Discussion of unread books forces dependence not only on others but on conclusions they make in the belief their readers share their knowledge. Calloway’s indictment of Scott’s novels as quoted above, follows a sentence for which Dr James Hunter’s On The Other Side Of Sorrow (1995) is cited. Hunter feels that Scott’s novels saw eighteenth-century Highland culture as inevitably doomed, and that Culloden, while tragic, was for the best. He argues this thesis with delicacy of touch, and coolness of judgement, and any dissent from him must be made with deep respect. This is because he holds Scott in respect. “Walter Scott”, wrote Hunter, “knew both the Highlands and Highlanders extremely well. He understood Highland history. His novels – not just Waverley and Rob Roy but others also – deal very plausibly with the workings of the clan-based society which is recreated in their pages”.

Calloway hurls himself from crag to crag with no study of the terrain of Scott’s novels, no listening to the caution of his own guides, and thus ends up in a Lammer-moor quicksand. For the future he will be well advised to add a new dimension to his comparative studies and approach terrain he does not know with awareness of what is known about it, rather than merely what is said about it, with the humility with which the Amerindian scouted his hunting-ground, and with his grandmother’s wisdom about excessive tartantry which in this context means that the loudest superlatives come from the scholar who knows least.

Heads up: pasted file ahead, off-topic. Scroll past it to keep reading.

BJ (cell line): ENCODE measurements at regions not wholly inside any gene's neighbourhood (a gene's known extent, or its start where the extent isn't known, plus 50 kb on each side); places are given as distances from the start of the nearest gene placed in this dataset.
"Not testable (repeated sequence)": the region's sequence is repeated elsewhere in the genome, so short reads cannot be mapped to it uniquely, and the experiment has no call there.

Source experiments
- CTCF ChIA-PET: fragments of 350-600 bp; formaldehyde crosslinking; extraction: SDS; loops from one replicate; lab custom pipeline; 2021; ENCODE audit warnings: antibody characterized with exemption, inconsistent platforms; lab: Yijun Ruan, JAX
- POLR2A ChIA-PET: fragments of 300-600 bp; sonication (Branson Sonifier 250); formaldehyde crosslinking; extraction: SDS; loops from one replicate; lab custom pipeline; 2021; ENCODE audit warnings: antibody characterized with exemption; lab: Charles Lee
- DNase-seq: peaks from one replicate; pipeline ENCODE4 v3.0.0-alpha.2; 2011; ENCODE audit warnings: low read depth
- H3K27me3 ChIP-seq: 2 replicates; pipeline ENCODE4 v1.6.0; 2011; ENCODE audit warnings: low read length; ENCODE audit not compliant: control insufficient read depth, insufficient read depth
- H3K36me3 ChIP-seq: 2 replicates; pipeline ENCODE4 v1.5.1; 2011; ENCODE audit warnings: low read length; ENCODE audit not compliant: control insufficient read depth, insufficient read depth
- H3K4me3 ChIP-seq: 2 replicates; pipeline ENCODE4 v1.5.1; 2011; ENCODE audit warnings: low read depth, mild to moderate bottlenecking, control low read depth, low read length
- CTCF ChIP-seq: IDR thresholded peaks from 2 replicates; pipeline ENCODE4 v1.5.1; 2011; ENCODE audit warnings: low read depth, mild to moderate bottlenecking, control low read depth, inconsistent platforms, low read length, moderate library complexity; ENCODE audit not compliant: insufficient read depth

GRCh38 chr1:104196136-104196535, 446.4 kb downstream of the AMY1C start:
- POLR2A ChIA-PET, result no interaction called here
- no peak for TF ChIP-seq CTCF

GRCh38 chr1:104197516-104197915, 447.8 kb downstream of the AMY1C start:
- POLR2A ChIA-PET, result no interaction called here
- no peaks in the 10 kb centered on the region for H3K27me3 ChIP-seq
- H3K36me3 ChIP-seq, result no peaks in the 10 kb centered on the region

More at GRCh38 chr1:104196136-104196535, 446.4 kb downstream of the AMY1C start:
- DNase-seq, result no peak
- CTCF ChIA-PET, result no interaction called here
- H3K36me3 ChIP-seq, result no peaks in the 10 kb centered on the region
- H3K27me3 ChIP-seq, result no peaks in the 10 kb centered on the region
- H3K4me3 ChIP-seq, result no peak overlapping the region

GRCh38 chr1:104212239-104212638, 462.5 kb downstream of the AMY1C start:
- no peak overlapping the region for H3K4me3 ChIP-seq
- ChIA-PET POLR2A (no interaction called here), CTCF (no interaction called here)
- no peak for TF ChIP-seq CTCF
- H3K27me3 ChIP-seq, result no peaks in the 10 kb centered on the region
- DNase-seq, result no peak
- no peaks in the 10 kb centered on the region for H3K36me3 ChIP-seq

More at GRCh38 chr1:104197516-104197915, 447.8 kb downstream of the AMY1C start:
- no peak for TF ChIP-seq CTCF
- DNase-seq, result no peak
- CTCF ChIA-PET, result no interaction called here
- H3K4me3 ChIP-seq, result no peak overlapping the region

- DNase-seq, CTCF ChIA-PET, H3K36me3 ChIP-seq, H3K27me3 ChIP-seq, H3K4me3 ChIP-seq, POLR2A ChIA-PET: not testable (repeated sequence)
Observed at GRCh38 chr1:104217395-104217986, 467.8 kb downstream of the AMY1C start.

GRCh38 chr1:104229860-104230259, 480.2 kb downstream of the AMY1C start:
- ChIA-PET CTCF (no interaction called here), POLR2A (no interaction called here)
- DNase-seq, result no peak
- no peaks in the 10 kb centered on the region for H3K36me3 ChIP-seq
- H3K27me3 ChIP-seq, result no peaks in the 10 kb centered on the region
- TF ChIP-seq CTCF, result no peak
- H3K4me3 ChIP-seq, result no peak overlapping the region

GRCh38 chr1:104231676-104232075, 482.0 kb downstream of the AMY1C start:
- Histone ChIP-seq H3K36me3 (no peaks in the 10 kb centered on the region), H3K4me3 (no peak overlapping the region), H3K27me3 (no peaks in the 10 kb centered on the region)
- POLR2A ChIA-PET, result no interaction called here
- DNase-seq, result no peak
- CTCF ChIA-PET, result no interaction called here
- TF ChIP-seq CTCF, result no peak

White People, Indians, and Highlanders: Tribal Peoples and Colonial Encounters in Scotland and America
Colin G Calloway
OUP, £18.99
pp392, ISBN 0195340124